For many designers right now, all design is e-design—but it won’t be that way forever. In BOH’s latest Community Discussion, editor in chief Kaitlin Petersen spoke with brand messaging strategist Deb Mitchell about how to build e-design services into a firm in a meaningful way that will stand the test of quarantine (and beyond).
Watch the recorded conversation here, or read on to find out some of the top takeaways from Mitchell—from discussing how designers can leverage their website to filter clients to thoughtfully describing the deliverables of these new online offerings.
E-design is an opportunity
While many designers have framed their foray into e-design as a short-term pivot, Mitchell cautions against using language that positions virtual design services—which are likely here to stay in one form or another—as a temporary shift in your firm’s offerings. “What is this new normal? Has this opened something up? Is there a different kind of clientele? You as a designer need to serve your clients in a way that will reasonably make you money,” she said.
It may sound obvious, but outlining e-design offerings must be client-centric. Designers often build out the services that fit their workflow—but without thinking about who’s going to be buying those packages. “The scope, deliverables and pricing have to be right for the client and you,” Mitchell said.
Be clear, not clever
“Your tagline should be clever, but not your offerings,” she advised. When it comes to the language on your website, she said, the clearer the better. (A marketing world saying to take to heart: “A confused mind never buys.”) When outlining the services that you offer as a designer, especially around e-design, a good start might actually be defining what “e-design” means to you and your firm. Be as straightforward as possible, anticipate the questions that prospective clients might have, and answer them. As tempting as it is to leave more to the imagination, Mitchell believes in spelling out what you offer: “It’s rare that any client would want to reach out to a designer who doesn’t list their services.”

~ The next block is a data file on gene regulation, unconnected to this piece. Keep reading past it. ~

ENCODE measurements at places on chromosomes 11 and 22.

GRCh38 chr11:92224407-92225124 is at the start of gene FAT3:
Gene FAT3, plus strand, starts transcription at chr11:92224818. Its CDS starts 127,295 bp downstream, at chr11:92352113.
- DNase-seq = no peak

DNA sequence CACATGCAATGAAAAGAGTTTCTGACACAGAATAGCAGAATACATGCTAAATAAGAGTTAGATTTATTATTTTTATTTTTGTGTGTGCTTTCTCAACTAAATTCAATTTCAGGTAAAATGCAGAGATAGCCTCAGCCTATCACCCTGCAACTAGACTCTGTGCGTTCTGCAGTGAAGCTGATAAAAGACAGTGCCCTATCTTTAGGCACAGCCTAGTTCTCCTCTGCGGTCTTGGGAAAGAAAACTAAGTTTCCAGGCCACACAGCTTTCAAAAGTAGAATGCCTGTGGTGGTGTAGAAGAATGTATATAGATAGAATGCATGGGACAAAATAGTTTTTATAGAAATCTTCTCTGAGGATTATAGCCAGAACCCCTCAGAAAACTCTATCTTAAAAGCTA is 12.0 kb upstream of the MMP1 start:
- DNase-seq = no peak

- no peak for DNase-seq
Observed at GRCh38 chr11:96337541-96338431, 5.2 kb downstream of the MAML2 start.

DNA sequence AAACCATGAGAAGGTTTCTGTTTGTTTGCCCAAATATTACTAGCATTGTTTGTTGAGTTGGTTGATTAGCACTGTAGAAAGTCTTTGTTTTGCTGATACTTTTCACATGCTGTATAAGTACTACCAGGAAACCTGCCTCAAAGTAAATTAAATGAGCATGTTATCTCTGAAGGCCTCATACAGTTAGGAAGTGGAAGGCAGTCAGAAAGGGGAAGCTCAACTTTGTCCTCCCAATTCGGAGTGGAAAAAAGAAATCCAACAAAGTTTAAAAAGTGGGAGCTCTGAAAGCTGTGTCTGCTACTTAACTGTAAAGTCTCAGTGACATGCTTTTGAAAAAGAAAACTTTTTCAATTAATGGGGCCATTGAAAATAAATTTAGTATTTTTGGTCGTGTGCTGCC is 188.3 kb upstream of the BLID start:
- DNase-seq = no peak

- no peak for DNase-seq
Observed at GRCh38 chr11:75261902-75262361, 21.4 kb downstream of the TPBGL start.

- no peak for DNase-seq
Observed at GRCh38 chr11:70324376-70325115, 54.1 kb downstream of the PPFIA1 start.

Professional or personal?
Striking the balance between marketing oneself as both an expert and a relatable individual can be tough. “It’s a sliding scale between professionalism and warmth,” said Mitchell. “[Designers] work with clients and see what people want out of their homes, how they’re connected to their homes”—an inherently personal experience. It’s important to find a middle ground between the two, beginning by asking what kind of client you want to work with. For example, are you the type of designer who wants to sit down and have a glass of wine with your clients, or would you prefer to keep most meetings in the design studio? Knowing how to present yourself on that spectrum will point to the kind of language to use in describing your e-design services. After all, a designer’s website should be both a welcome mat and a stop sign, says Mitchell—a way to let in those they want to work with and dissuade those who aren’t a good fit.
Set your value
If you thought your pricing was separate from your marketing, think again. How designers describe, package and price their services tells potential clients something important about the value they’ll derive from those services. Lean into some of the reasons a client might gravitate toward working online and make them a selling point in the package you develop. “One of the factors people go for in e-design is they want something faster,” said Mitchell. “[When it comes to] the value piece, dig into what they’re paying for: Is it a trusted guide, someone who knows their stuff, a safety net to make sure they’re not spending unnecessarily? What’s your role to them?” Once designers identify what needs they’re filling, they’ll be able to delineate what their role is—and with that, what objective value they offer.
E-design has to resemble your other services
If you ask Mitchell, designers shouldn’t start from scratch when it comes to building out e-design services. “If there’s a discord [between your different packages], it will beg a question. If your website in general isn’t super high-end looking and feeling, how can your e-design clients expect a super luxury experience?” she asked. “Not every designer even wants to—or should—offer a high-end luxury design experience. Maybe you’re more relationship-focused. Your virtual service can offer that. It has to be a consistent message, whatever you and your brand and services are about.”
Business of Home’s Community Discussion is a weekly series of interactive Q&A events on Zoom for BOH Insiders. Hosted by editor in chief Kaitlin Petersen, the conversations explore how COVID-19 is impacting interior design and the home industry—and how designers and brands should respond.
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